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Indonesia's Koran scandal unveils more irregularities at ministry, House

Publication Date : 06-07-2012


The graft-ridden Koran procurement at the Indonesia's Religious Affairs Ministry, totalling 55 billion rupiah (US$5.88 million), appears to be only a small chunk from trillions of rupiah allocated for community programmes last year.

It seems Religious Affairs Minister Suryadharma Ali will be expected to explain this financial matter at a hearing with lawmakers next Monday.

According to the ministry's budget, a copy of which was obtained by The Jakarta Post, the 55 billion rupiah Koran procurement is only part of 3.028 trillion rupiah ($323.99 million) allocated by the ministry for a unit working on Islamic community guidance.

The ministry also allocated much smaller amounts for issues related to other religions, namely 36.72 billion rupiah ($3.92 million) for Protestant affairs, 12.35 billion rupiah ($1.32 million) for Catholic affairs, 34.12 billion rupiah ($3.65 million) for Hinduism and only 5.6 billion rupiah ($599,200) for Buddhism.

The 55 billion rupiah spent on Koran procurement is part of 58.67 billion rupiah ($6.27 million) allocated for programmes to strengthen the faith of mosque congregations, Islamic communities and the renovation of religious affairs offices.

Part of the same funds were also used for the improvement of access and quality of Islamic schools of all levels nationwide as well as for haj pilgrimage management.

In addition, the questionable Koran procurement has also revealed other irregularities within the ministry as it is also reported to have allegedly misused 18 billion rupiah ($1.92 million) of an approximate 30 billion rupiah ($3.21 million) allotted to procure computers for laboratories at Madrasah Tsanawiyah (junior Islamic high schools) last year.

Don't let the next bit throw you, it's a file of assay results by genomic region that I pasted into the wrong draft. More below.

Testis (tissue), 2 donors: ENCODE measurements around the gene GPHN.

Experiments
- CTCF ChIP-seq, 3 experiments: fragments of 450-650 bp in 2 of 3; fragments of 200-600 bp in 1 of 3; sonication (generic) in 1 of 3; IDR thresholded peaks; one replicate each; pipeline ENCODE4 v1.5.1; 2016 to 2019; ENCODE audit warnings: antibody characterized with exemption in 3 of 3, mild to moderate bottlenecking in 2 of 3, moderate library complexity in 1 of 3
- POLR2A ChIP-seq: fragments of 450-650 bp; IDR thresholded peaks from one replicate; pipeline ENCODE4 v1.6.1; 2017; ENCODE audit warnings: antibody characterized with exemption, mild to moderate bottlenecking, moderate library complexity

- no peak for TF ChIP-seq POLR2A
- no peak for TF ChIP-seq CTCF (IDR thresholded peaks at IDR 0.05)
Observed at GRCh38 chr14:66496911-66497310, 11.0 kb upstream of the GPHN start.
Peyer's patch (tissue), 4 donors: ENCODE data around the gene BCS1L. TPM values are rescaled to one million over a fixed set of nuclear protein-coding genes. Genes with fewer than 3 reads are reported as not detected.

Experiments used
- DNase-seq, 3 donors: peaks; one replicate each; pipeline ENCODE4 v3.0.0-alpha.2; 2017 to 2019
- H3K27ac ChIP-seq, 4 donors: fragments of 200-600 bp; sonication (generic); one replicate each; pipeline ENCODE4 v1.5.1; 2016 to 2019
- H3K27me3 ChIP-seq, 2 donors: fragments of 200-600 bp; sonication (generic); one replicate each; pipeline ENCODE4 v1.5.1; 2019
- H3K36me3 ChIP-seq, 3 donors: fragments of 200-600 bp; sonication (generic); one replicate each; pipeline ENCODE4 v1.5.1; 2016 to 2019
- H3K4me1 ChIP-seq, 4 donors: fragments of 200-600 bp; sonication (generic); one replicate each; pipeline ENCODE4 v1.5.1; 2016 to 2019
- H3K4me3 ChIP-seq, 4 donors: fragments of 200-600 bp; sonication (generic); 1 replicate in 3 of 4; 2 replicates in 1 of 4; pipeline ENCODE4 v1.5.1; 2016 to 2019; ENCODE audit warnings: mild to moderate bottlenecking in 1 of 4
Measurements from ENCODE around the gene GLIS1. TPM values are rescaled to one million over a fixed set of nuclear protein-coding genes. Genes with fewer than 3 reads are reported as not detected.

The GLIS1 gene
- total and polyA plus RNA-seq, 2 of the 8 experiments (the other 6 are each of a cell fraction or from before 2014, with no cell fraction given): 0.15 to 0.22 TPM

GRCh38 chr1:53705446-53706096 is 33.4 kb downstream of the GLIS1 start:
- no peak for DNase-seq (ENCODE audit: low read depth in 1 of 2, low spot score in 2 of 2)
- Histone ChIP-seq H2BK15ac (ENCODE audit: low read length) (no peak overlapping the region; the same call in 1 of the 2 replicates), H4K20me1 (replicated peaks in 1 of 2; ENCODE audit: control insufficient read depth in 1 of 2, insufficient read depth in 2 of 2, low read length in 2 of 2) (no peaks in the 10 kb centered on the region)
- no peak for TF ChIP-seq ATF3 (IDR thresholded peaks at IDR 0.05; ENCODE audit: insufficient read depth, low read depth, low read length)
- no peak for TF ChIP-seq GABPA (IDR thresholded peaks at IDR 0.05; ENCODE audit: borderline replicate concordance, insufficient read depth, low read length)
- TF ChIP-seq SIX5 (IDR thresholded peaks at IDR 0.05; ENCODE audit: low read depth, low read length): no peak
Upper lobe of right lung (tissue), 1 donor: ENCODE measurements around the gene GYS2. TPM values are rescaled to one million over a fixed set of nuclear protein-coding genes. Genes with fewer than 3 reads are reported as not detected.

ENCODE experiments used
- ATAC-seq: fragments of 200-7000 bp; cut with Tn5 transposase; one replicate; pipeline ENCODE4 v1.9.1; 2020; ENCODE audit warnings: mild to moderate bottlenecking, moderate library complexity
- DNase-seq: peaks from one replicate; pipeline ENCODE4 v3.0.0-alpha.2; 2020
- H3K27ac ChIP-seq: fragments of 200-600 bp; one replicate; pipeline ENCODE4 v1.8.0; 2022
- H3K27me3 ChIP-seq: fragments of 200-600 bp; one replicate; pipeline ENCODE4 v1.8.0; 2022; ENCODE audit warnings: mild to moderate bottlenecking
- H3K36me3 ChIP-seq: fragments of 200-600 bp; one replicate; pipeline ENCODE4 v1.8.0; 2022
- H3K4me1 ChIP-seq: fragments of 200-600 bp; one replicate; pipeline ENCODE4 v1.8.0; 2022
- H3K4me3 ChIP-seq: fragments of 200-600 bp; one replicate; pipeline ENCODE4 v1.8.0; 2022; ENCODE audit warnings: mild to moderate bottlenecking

An official with the ministry's religious education division, Sastra Juanda, admitted that the ministry had planned to spend the money on upgrading all laboratories at all public Islamic high schools, adding that the ministry would arrange a similar procurement worth 50 billion rupiah ($5.35 million) this year.

"I'm not sure whether this year's procurement will be equally distributed to all [public Islamic] high schools because we are still discussing the budget with lawmakers," he said on the sidelines of a closed-door meeting with House of Representatives' Commission VIII overseeing religious and social affairs yesterday.

Juanda, however, refused to comment on the Koran scandal, arguing that he was not in charge of the matter.

The Corruption Eradication Commission (KPK) has named Golkar Party lawmaker Zulkarnaen Djabar, as well as his son Dedy Prasetya, suspects in the scandal.

Djabar was named a suspect for instructing the Religious Affairs Ministry's Directorate General for Islamic Affairs to name certain companies, including his son's company PT KSAI, winners of the procurement project.

The case will likely implicate more of Djabar’s colleagues from the Commission VIII as they have admitted to accepting Korans to distribute to their constituents.

Meanwhile, the Golkar may suggest to Djabar that he resign from the party in an effort to prevent the party’s image from deteriorating.

Golkar deputy secretary-general Nurul Arifin said yesterday that even though Golkar had yet to make an official statement, most of the party's politicians had agreed to ask deputy treasurer Djabar to resign from his post, both as a member and lawmaker.

"We have decided that it's best for Djabar to temporarily leave Golkar until the case is settled. I'm not the only one who thinks so; my colleagues also agree in order to save the party's image," Arifin said.

Separately, an antigraft activist said Djabar still enjoyed privilege as a party member and lawmaker and could put the whole investigation in jeopardy.

"Even though the regulation doesn't say anything about temporary dismissal for a lawmaker who has been named a graft suspect, the political party should still be aware of it. Their graft-battling commitment is being put to the test," Febri Diansyah of watchdog Indonesian Corruption Watch said yesterday.


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